Jessie looked at Teddy Dias and thought about having his children.
What got her thinking that way was the look of fatherly indulgence on his face, which was a little weird, considering. Teddy was watching two of his underlings administer a beat-down to a surfer-dealer named Vince, who had come up short on his money.
Vince wasn’t enjoying himself, but he seemed to realize that it could be worse. The two men using their fists on him worked without noticeable enthusiasm. The crowd in Lori’s Bar stayed true to the North Shore surfer’s code of conduct and went about their drinking and palavering as if they saw nothing. And Jessie found herself ignoring the spectacle in favor of June Cleaver fantasies of life with Teddy.
It was more than a little weird.
“Okay,” said Teddy. “Gabe, Frank, that’s enough.”
Gabe was holding Vince up while Frank gave the surfer’s ribs some extra attention. Frank let fly with one more gut punch.
“Frank,” said Teddy, “that was unnecessary.”
The false benevolence was supposed to make Vince feel grateful to the same man who had ordered his pain. Teddy knew it, Vince knew it, and Jessie understood it too. She could tell that Frank didn’t take the rebuke seriously.
Gabe let Vince fall to the floor, which was probably the worst part of his punishment. Six different kinds of tetanus lurked down there.
Teddy reached his arm around Jessie’s shoulders. She recalled the first time he had done that. She had wanted to cringe, but at some point that urge had faded. She could feel the thrum of blood under his skin. He would be hot for her tonight, and she wouldn’t have a problem with that.
Across the table, Teddy’s new friend Chuey put a sycophantic grin on his face.
“Hey, Teddy, you run a tight operation. My uncle’s gonna like that.”
Jessie didn’t like the young man, but she didn’t expect her opinion to count.
Teddy stroked her hair.
“So,” he said, “how’d you like to go to Mexico.”
“As long as it’s with you, Teddy.”
He turned back toward Chuey and grinned.
“The boss here says we’re good to go. Let’s talk details.”
From the beginning Jessie had pretended that details bored her. She still had trouble believing that Teddy bought her airhead act, but here was this up-and-coming pakalolo dealer talking shop right in front of her.
She listened for a while, but not long enough to make him wonder. Then she turned to Delilah.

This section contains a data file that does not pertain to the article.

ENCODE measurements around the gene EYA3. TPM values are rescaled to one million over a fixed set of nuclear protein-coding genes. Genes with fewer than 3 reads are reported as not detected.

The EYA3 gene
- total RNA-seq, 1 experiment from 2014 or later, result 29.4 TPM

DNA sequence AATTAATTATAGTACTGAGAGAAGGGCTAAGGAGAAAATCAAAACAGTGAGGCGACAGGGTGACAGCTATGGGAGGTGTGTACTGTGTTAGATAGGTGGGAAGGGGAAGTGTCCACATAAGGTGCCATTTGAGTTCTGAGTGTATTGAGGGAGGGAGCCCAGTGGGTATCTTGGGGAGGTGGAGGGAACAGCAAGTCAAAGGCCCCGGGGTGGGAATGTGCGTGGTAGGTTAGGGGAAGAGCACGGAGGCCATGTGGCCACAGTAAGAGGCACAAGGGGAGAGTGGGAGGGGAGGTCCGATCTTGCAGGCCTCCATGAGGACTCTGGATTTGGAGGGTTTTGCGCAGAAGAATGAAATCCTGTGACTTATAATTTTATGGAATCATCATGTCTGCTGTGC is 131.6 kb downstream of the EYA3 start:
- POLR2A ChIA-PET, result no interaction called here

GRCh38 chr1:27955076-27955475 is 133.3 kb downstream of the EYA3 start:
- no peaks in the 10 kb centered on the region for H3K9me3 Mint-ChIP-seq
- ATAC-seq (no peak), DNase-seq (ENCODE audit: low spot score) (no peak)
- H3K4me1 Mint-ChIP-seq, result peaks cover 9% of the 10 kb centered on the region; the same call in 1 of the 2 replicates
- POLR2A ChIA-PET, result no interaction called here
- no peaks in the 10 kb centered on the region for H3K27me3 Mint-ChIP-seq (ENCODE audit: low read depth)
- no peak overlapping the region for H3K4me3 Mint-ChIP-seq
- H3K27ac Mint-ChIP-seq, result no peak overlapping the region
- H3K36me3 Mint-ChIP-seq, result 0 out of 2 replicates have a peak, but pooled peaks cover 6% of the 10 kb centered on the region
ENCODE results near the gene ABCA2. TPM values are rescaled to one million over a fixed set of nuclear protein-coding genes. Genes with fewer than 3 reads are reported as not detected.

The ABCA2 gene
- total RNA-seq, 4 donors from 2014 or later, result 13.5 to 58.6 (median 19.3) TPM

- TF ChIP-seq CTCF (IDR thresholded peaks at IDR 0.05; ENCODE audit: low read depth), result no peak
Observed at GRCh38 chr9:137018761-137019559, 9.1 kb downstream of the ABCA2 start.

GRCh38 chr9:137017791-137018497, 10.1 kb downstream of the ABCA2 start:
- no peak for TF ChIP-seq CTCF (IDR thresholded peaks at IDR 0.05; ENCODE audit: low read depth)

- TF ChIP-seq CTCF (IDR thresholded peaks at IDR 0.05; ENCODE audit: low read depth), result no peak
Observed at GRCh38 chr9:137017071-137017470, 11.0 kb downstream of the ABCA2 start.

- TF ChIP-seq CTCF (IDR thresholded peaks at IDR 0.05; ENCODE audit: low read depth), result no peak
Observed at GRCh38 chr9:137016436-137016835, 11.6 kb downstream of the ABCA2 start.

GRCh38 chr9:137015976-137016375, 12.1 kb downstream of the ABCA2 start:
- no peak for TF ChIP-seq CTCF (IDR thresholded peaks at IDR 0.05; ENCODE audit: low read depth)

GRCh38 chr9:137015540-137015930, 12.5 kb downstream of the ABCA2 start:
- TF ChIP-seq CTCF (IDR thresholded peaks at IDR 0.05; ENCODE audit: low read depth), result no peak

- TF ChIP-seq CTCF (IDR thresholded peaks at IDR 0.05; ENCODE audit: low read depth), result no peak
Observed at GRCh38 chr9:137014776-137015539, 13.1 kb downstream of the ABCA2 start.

“Am I going to like Nogales?”
Chuey’s girlfriend smiled back.
“Home is where the heart is. I like it because Chuey’s there.”
“You ever feel homesick?”
“A little, but not for here. For Vegas. That’s where I met Chuey.”
“How long you been in Vegas?”
“Couple of years.”
Jessie knew that story. Economic refugees from Hawaii made a major contribution toward keeping the Vegas casinos and hotels going. At some point, someone from Hawaii must have caught on in Nevada and told his cousins and his cousins’ friends, and now there was a revolving door.
“What brings you back here?” said Jessie.
Family. The word explained a lot in Hawaii.
“Chuey wants to meet them. Seriously, though, you’ll like Mexico. There’s even a few of us there.”
“One guy I’m thinking of in particular. King Kamehameha come back to life.”
“What’s his name?”
“Hosea,” said Delilah.
Jessie didn’t realize at first that she was staring, but then she noticed the strange look that Delilah was giving her.
“Huh,” said Delilah after a moment. “I don’t think I ever heard his last name. He’s just Hosea. That’s kind of the way it goes there. Lots of people are vague about who they are, or how they got there. Especially how they got there.”
Jessie got up from her seat.
“Going to the ladies’.”
Delilah didn’t get up to go with her, which surprised Jessie a little. Delilah was usually big on the girl stuff. But if she didn’t want to come along, that would make things simpler.
Teddy nodded, only half hearing. Jessie made her way toward the rest rooms. Coming into Lori’s earlier, she had suppressed her disgust as her flip flops stuck and pulled loose from the floor with each step. Now she barely noticed.
Inside the women’s room she glanced around. Just to make sure, she stooped and checked under the door of each stall. Unless someone was standing on a toilet, she had the place to herself.
She needed to make this fast. Delilah could change her mind, and Teddy was capable of the odd attack of paranoia. He might bull his way right in here. She speed-dialed a phone number filed under “Janice” in her contacts.
“Hey, Jess,” said a woman’s voice. It was always a woman. Teddy might be listening, and she couldn’t have a man answering her friend Janice’s number.
“Green,” said Jessie.
It was the color of the day. If she didn’t work it into whatever she said, they would come running to get her out of trouble.
“What’s up?” said Detective Ronald Tedeschi.
“Teddy’s going to Mexico. I can go if you want me to.”
“Damn, that’s huge.”
She could almost hear him thinking over the airwaves.
“I told you something like this could happen, but I didn’t really think it would. This is going to go interagency.”
Which meant more opportunities for bureaucratic fuck-ups.
“Soon.” She said.” Any day.”
“I’ll set something up. Can you get away?”
“I can always go shopping.”
“Damn,” said Tedeschi again. “This is where we find out what you’re made of. You’ll be pretty much on your own.”
I’m counting on it, Jessie thought.
That was the one thing she couldn’t tell anyone.